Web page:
Chile: President Bachelet moves same-sex marriage bill to Congress

SANTIAGO – Chilean President Michelle Bachelet on Monday sent to Congress a bill that would legalize gay marriage in one of Latin America’s most conservative nations.

“We do this with the certainty that it is not ethical nor fair to put artificial limits on love, nor to deny essential rights just because of the sex of those who make up a couple,” Bachelet said in Chile’s La Moneda presidential palace.

Two years ago, Chile’s Congress had approved same sex civil unions after years of legislative wrangling.

This year In March, Bachelet, a center-left politician, pledged to send a full marriage bill to legislators before the end of the year.

Chilean President Bachelet pledges same-sex marriage in final year

Bachelet’s push for marriage equality also comes as countries across the region are expanding gay rights. Same-sex marriage has been legalized in recent years in Argentina, Brazil, Uruguay, and Mexico, despite the powerful influence of the Catholic Church, which opposes such unions..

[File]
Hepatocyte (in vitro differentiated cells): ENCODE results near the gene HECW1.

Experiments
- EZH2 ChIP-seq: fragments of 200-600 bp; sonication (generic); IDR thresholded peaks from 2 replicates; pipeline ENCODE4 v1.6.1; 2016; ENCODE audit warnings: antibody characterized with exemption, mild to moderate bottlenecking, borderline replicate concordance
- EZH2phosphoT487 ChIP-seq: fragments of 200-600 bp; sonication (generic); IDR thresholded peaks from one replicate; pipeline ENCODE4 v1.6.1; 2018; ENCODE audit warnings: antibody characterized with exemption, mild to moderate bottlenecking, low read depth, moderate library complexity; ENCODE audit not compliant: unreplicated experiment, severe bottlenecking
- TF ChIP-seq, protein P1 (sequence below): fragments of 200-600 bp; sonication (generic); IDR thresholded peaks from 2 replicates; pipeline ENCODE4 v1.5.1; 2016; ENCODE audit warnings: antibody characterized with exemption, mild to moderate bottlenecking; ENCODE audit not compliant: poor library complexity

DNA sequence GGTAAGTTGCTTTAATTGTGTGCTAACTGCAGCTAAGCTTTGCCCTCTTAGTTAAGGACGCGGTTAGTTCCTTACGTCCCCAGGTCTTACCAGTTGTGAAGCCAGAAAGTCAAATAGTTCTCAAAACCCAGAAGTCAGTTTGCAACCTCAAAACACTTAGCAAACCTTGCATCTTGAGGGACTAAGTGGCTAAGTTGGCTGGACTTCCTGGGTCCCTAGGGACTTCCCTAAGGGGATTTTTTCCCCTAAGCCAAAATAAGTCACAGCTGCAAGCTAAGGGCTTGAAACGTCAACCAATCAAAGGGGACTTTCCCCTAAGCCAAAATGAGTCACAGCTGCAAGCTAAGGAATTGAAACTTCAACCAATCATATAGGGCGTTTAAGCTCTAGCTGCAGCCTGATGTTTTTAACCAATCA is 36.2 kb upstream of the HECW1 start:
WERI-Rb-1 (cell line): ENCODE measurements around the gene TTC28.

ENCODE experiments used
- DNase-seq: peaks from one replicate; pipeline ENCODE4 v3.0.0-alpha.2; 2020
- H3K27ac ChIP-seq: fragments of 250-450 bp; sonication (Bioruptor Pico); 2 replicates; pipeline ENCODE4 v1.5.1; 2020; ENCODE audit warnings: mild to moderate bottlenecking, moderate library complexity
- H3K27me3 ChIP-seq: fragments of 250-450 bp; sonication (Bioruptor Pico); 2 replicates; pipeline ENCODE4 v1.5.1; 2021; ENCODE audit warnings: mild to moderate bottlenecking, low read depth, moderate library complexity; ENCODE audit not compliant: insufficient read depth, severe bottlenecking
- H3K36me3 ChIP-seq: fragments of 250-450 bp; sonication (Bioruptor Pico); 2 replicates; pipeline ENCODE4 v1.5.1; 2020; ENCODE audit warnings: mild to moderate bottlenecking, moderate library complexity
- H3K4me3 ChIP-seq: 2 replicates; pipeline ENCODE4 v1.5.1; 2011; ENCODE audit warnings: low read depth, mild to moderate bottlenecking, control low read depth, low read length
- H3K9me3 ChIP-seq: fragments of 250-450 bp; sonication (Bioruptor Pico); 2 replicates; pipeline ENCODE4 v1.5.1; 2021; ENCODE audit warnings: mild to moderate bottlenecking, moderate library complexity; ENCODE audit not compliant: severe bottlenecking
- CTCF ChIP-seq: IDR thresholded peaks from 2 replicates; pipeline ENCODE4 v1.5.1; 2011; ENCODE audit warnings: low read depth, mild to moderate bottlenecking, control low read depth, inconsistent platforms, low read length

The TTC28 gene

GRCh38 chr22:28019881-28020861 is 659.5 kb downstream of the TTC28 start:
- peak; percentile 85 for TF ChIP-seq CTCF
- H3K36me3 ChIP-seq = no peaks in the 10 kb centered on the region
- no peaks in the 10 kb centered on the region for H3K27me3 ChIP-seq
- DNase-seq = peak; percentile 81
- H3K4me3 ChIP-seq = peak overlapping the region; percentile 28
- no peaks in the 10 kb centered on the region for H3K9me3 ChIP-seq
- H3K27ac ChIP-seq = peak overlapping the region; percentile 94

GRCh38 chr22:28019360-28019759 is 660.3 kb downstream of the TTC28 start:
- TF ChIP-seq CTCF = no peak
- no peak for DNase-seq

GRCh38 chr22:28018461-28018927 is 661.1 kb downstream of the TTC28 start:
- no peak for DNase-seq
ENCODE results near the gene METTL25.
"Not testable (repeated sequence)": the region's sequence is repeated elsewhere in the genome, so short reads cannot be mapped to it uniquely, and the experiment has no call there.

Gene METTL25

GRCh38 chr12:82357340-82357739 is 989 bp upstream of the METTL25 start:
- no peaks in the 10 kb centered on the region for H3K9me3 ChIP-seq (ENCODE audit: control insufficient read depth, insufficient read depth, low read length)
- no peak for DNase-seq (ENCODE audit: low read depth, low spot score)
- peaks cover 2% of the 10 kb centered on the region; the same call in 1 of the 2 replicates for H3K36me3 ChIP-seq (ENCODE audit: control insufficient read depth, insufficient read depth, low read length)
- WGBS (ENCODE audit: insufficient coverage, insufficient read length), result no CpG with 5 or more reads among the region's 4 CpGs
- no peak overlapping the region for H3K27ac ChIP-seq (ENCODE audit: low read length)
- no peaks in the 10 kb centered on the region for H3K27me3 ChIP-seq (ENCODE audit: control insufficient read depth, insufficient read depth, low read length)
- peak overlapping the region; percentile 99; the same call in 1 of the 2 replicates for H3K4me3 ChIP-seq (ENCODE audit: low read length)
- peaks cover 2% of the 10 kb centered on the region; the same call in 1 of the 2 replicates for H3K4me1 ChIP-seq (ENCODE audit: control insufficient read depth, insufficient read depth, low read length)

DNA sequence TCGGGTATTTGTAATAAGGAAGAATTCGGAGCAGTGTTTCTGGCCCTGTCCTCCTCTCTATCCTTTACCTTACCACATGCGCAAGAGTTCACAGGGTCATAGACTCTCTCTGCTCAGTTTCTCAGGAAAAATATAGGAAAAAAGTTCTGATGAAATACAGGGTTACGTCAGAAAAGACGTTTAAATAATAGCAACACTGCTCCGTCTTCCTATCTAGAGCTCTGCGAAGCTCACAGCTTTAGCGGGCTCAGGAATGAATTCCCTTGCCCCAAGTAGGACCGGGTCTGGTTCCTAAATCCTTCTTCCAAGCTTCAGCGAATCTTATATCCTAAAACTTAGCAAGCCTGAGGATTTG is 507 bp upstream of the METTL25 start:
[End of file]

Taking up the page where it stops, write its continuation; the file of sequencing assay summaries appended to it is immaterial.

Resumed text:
Taiwan set to become first Asian nation to legalize gay marriage

Given that Bachelet will exit office in March 2018, the marriage bill may not have time to make it through congress before her departure.

Will Luis Larrain be successful as Chile’s first openly-gay Congress member?

Last week, a Chilean court gave the green light to a law passed in July that will allow abortion in limited cases. Before that, Chile was one of only a handful of countries in the world that outlawed terminating a pregnancy in any situation, including when a woman’s life was in danger.